CRAWFORD | U of L to limit NCAA appeal to vacated wins, tourney revenues; Pitino to appeal separately
The University of Louisville board of trustees on Wednesday approved an NCAA appeal that seeks to overturn an order to vacate records and return NCAA Tournament revenues handed down as punishment for men's basketball violations. Head basketball coach Rick Pitino will appeal his five-game suspension separately.
LOUISVILLE, Ky. (WDRB) – The University of Louisville will limit its appeal to the NCAA Infraction Appeals Committee to two areas as it seeks to reduce penalties handed down by the NCAA’s Committee on Infractions nearly two weeks ago.
The U of L board of trustees on Wednesday approved a plan to appeal the NCAA penalties relating to vacating of wins and NCAA Tournament revenues. The sanctions were handed to the men’s basketball program for violations found in the sex-for-recruits scandal that broke in October of 2015 when a Louisville woman claimed to have provided strippers and escorts for Louisville recruits and players from 2010 to 2014.
The university will not appeal a five-game suspension handed to head coach Rick Pitino, but the coach plans to pursue an appeal through his own attorney, athletic director Tom Jurich said. Jurich added that it’s his understanding that Pitino’s appeal must be separate from the university's efforts, and in fact this was the case with Jim Boeheim when he appealed a nine-game suspension at Syracuse in 2015.
The university also will not challenge other penalties levied by the NCAA, including four years of probation, scholarship reductions (four over the next four seasons) and the banning of recruits from overnight stays on campus during unofficial visits for the next four years. The school self-imposed its own scholarship reductions, a number of recruiting restrictions and a postseason ban in the winter of 2016 after determining that NCAA violations had occurred.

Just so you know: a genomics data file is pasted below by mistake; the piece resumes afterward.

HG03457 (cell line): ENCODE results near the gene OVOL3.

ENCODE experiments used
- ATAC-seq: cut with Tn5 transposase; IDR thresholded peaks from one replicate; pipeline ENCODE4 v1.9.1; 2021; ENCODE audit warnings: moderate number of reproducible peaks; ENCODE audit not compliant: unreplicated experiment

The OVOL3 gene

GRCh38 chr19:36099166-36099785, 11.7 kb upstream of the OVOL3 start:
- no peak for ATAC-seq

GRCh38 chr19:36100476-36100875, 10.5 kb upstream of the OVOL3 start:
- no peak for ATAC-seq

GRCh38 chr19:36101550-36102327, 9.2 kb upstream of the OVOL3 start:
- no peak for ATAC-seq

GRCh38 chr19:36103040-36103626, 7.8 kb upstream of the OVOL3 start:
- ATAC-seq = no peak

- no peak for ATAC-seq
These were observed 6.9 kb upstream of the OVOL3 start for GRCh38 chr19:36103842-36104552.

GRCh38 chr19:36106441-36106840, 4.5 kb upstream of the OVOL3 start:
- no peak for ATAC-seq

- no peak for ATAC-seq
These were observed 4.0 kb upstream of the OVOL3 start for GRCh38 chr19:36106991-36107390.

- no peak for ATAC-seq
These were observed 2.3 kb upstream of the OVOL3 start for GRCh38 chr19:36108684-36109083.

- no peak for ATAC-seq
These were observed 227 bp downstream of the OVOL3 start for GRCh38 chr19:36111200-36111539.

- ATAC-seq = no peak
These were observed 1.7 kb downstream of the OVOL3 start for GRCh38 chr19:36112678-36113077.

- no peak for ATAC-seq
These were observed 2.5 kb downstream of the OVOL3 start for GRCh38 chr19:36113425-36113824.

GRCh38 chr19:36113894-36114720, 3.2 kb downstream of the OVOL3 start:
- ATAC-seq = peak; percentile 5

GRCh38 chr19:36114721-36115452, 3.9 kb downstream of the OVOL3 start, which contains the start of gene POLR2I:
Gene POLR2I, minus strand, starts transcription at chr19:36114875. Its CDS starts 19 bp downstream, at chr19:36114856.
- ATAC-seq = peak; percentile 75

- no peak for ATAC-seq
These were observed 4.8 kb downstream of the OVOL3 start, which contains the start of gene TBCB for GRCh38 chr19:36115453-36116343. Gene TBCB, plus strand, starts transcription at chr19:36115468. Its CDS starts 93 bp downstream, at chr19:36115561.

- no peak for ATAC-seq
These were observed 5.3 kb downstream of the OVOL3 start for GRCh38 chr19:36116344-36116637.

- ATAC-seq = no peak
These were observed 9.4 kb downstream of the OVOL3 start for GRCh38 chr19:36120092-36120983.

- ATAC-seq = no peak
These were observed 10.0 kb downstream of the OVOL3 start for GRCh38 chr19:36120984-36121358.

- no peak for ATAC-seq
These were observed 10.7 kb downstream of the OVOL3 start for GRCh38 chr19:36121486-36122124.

Interim president Greg Postel said that victories including the 2013 NCAA championship, the 2012 Final Four, various conference championships and the complicated jumble of NCAA Tournament proceeds paid out via conference revenue sharing through multiple conferences over multiple years will be the only items the school notifies the NCAA it will appeal. It has until Friday to make that notification, then 30 days to file a formal written appeal.
“We’ve had a couple of weeks to think about this,” he said. “We’ve conducted a thorough study. We’ve spoken to many people, inside and outside the institution. We’ve sought advice of counsel. And so this is a studied response, as much as you can, in a couple of weeks. This is not a knee-jerk reaction. I guess that’s my comment. There is rationale to support it. And obviously if one is going to conduct an appeal, you have to have some sense that the appeal will be successful.”
Postel said he’s not sure exactly how much money is involved with the NCAA Tournament revenues in question but that it runs into the millions.
“It’s still being calculated,” he said. “It’s a little difficult to say in total, because those revenues come in over time and there are trailing proceeds at this point, even still, from those. Obviously at the time of the appeal, we’ll know the total number.”
Jurich said he’s in agreement with the decision of the trustees, and with limiting the scope of the appeal.
“They’re going to pick and choose,” he said. “I think they’ve thought it out well.”
After U of L files its appeal, the NCAA has 30 days to respond in writing. The school then gets 14 days to file a rebuttal, and the NCAA’s enforcement office has 10 days to submit its own thoughts on the arguments after that.
Chuck Smrt, who represented U of L during the NCAA investigation, said 108 regular-season and 15 NCAA Tournament games were affected by the order to vacate. U of L will not have to identify those games until the appeal is completed.
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